It’s a slightly confusing plot, admittedly, but I found it to be a rewarding one to follow. It’s well written for an adaptation, and it definitely does justice to the source material. Considering where this comes from, even making a semi-faithful script would have been too much to hope fora writer who is partly famous for his dense plotting. Mixing an espionage thriller with an intense drama makes a lot of sense, as a lot of wartime spy movies end up with overly happy endings, despite the time they take place in. This one is as mournful as the subject matter, mirroring a regret that surely lies in the hearts of many who lived through that harrowing war.
Not to say that there isn’t any humor. We get a few laughs from Alan Arkin, who plays painter/Soviet spy George Kraft. He’s naturally and off-handedly funny in anything; it’s his “I don’t give a fuck” delivery that catches you off guard. And anybody who sees this movie will fall in love with the all-too-brief character “The Black Fuhrer of Harlem”! You gotta see him to believe him; classic Vonnegut humor!
Nick Nolte blows away all expectations set out for him as Howard Campbell. Honestly, just last night, I was making fun of Nick Nolte’s razor blade-gargling voice and his slightly befuddled on-screen persona a la 48 Hours. But here, as Campbell, he pulls a complete 180, totally shaming me and my albeit-hilarious impression of him. He is a victim of circumstance and the utensil of his own undoing, a war hero and a vicious anti-Semite, a man totally and completely in love, and a lethargic lovebird unmoored without his mate. He takes a lot of turns here, and he meets all of the demands that this exceedingly confusing character tasks him with. Sheryl Lee of Twin Peaks fame plays wife Helga, and I’m kind of on the fence with her. She has some pretty good scenes opposite Nolte where she really gets into the character, but for the most part didn’t really dazzle me, when she really, really had the opportunity to. This character is electrifying, but the sparks just weren’t there for me. But John Goodman, yet again, somehow turns in another good role as the mysterious Frank Wirtanen. He has by far the least amount of lines out of any of the main characters, and yet I’m STILL drawn to him and his impressive chops. I love this man!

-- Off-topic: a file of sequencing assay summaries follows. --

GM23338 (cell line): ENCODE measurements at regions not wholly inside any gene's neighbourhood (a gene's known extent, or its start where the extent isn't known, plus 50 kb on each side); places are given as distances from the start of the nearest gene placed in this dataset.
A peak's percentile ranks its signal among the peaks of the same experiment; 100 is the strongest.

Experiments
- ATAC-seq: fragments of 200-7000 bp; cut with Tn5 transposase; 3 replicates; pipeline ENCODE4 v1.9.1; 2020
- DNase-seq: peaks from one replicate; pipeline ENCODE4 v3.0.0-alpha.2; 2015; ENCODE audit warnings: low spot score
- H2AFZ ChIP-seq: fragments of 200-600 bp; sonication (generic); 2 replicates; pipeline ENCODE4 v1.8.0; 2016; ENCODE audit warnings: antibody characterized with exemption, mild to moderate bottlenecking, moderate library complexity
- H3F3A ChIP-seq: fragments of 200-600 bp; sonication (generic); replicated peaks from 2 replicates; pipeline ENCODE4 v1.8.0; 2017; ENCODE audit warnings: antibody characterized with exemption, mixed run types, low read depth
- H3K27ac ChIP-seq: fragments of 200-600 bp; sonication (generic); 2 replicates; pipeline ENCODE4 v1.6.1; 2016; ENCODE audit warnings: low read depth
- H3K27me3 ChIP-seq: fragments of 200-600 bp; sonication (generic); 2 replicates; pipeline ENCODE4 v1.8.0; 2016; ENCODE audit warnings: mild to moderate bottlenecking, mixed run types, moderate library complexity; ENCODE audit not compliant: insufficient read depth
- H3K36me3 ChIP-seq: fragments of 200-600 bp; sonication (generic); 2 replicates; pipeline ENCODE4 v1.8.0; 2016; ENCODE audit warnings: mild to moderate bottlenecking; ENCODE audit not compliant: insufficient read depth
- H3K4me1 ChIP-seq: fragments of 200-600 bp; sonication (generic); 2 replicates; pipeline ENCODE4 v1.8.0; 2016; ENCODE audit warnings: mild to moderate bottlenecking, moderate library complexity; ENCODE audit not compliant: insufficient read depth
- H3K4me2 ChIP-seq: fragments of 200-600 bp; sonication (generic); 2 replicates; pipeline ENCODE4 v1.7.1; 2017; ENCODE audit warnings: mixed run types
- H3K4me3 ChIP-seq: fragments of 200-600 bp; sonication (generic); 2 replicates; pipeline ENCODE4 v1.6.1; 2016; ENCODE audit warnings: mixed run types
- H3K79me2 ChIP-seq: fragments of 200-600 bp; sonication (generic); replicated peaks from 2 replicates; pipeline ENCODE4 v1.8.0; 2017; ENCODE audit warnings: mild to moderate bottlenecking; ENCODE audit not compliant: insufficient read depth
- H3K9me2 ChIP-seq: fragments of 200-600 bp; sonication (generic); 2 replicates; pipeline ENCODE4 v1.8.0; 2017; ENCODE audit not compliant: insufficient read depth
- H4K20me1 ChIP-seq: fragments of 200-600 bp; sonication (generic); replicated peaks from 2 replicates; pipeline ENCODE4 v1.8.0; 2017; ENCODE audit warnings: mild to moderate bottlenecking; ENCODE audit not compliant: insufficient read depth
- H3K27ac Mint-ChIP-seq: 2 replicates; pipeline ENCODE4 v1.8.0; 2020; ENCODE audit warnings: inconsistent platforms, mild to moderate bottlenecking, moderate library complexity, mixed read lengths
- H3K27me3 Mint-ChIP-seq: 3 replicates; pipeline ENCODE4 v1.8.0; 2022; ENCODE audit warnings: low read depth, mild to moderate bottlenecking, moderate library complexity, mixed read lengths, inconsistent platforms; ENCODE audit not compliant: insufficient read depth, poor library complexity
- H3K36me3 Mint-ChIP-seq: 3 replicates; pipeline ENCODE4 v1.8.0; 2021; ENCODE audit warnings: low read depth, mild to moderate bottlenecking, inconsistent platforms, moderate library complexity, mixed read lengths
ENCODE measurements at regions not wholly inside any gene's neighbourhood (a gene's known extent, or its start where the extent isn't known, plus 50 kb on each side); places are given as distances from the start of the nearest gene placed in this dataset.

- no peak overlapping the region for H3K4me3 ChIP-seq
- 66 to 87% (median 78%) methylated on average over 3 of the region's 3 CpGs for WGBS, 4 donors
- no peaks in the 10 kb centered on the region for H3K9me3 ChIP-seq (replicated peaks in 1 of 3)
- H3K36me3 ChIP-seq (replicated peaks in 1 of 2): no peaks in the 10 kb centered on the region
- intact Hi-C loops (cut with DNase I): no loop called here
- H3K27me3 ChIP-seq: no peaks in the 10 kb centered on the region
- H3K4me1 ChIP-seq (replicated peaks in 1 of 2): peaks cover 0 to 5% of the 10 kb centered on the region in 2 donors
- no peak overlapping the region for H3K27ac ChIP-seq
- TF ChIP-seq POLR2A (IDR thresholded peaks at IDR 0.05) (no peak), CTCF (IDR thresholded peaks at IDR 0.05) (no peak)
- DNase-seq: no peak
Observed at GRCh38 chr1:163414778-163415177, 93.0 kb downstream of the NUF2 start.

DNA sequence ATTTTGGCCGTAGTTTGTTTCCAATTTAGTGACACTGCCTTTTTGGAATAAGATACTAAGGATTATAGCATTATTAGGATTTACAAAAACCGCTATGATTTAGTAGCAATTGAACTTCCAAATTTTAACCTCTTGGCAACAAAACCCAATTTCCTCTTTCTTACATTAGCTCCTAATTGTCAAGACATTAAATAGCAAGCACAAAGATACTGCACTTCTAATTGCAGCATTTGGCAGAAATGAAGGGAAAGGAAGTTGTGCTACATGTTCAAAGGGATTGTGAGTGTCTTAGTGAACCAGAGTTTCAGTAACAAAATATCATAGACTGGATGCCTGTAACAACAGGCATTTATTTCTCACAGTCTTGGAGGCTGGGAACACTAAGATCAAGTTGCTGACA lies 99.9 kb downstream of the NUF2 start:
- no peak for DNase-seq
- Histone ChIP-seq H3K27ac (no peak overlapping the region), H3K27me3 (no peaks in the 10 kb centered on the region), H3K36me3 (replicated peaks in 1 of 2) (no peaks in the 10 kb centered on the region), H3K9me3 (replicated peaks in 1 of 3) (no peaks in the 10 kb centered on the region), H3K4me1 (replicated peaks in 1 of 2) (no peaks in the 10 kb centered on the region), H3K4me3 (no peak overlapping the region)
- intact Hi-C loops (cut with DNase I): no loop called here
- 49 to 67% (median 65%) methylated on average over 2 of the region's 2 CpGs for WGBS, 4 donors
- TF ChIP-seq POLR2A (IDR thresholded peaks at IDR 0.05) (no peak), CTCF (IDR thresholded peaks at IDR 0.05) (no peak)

If you can find this movie, I definitely recommend it. You can’t go wrong with a Vonnegut adaptation about Nazi double-agents, the sorrow of lost love, and The Black Fuhrer of Harlem! Nolte dazzles in a way I’ve never seen before, the soundtrack is solid period gold, and director Keith Gordon’s artistic direction is sensitive and mature (I like how not everyone here is spry and stylish; the 30s and 40s just didn’t have the youth-obsessed culture we have today). A good film all around, and worth searching out sometime online if you have the time. I give Mother Night 8 razor blade-gargling leading men out of 10. Not so “unfilmable”, huh?
Tomorrow I’m checking out The Color of Night! Until then!